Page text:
The humble Tim Tam could soon come to you from the precision controlled claw of a baking bot.
Australia's iconic biscuit baker Arnott’s has revealed its commenced work on a new $65 million “fully-automated” warehouse facility in the Western Sydney suburb of Huntingwood.
The new facility is touted as a solution to streamline the company’s logistics processes, while positioning Arnott’s as a more flexible and competitive business.
The move comes as supermarkets continue to put the squeeze on suppliers – who can forget the Tim Tams strike that hit Coles – the machines move into food processing and manufacturing to extract costs and boost efficiency.
The extra warehouse space will increase storage from 6,000 pallets to 28,000 (that’s a lot of Tim Tams), while also enabling Arnott’s to manage all inbound and outbound deliveries for New South Wales from Huntingwood.
While Arnott’s didn’t respond to an iTnews request for comment on who will be providing the automated systems (or the impact of automation on jobs), Japanese manufacturing solutions provider Daifuku was listed as a project partner.
Daifuku, who shares its name with a Japanese dessert, has developed automated systems for factory production lines, airport baggage checking and handling systems, and car wash machines.
Not listed among the project partners was ASX-listed lighting-as-a-service play Vivid Technologies, who has previously collaborated with Arnott’s and its transport partner Linfox.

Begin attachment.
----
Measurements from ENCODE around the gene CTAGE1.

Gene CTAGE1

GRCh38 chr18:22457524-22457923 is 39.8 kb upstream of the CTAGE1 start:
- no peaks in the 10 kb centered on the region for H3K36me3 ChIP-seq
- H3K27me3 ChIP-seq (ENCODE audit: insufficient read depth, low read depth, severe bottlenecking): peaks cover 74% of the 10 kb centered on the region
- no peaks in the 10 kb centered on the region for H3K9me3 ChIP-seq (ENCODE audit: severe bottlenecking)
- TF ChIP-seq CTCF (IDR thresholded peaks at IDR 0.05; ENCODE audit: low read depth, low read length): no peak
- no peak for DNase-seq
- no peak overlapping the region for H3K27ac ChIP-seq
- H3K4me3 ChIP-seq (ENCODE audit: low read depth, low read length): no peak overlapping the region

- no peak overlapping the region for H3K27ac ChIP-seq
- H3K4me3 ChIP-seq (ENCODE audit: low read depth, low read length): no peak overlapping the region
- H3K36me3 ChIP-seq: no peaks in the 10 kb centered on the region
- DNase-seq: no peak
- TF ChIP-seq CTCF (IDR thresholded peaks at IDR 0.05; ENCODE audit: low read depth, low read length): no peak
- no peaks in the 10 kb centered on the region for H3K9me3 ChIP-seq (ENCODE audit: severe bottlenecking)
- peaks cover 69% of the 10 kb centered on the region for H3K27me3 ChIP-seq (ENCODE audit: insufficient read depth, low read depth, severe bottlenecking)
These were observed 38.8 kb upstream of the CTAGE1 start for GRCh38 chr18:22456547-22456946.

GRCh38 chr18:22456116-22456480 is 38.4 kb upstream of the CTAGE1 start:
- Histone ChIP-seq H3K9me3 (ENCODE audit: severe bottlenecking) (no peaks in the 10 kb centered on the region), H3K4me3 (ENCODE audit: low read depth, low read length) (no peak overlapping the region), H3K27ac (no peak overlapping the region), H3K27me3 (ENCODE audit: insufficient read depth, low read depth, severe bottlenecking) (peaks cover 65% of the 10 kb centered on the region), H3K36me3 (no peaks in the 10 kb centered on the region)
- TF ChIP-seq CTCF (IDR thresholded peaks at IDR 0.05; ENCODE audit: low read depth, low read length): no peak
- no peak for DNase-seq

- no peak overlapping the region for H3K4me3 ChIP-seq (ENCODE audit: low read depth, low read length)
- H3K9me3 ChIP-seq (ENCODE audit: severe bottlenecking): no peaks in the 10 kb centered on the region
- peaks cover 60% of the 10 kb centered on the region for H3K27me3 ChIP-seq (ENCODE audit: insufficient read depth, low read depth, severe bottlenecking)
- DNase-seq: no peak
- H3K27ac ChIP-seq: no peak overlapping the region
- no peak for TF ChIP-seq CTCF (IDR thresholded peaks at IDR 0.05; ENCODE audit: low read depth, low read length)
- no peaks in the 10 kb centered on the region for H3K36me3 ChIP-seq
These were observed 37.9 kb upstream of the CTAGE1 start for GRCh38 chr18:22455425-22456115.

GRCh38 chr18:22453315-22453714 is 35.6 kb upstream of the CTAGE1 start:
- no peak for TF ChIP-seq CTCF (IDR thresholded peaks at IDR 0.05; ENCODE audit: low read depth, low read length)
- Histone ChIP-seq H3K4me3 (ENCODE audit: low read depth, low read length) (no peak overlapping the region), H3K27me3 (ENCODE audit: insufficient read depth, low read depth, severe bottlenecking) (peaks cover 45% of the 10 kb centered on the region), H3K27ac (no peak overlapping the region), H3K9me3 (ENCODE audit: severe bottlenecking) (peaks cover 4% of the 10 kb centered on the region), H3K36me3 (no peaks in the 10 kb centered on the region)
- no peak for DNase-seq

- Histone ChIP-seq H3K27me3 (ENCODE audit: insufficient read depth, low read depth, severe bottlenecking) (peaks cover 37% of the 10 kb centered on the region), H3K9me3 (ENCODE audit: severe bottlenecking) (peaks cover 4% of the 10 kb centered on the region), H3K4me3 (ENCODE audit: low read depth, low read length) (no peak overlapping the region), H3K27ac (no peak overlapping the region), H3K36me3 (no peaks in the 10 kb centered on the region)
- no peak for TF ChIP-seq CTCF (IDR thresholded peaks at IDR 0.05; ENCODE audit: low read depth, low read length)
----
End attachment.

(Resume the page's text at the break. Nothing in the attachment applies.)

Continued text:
The latest project is set to bring Arnott’s spending on manufacturing infrastructure in Australia to $250 million over the last six years, which was celebrated with a ‘turning of the soil’ ceremony on Thursday.
Craig Funnell, vice president of supply chain at the biscuit company’s parent organisation, Campbell International, said the significant investment was a step to future-proof the business.
“Investment is a key element of Arnott’s continued success, ensuring we continue to operate effectively in a global market, while the flow-on benefits to the country of an investment of this magnitude are significant,” he said.
Funnell also spruiked the fact the company employs over 2,000 people in Australia, some of whom will presumably work in the new warehouse facility as worker safety was touted as one of the benefits of the automated facilities.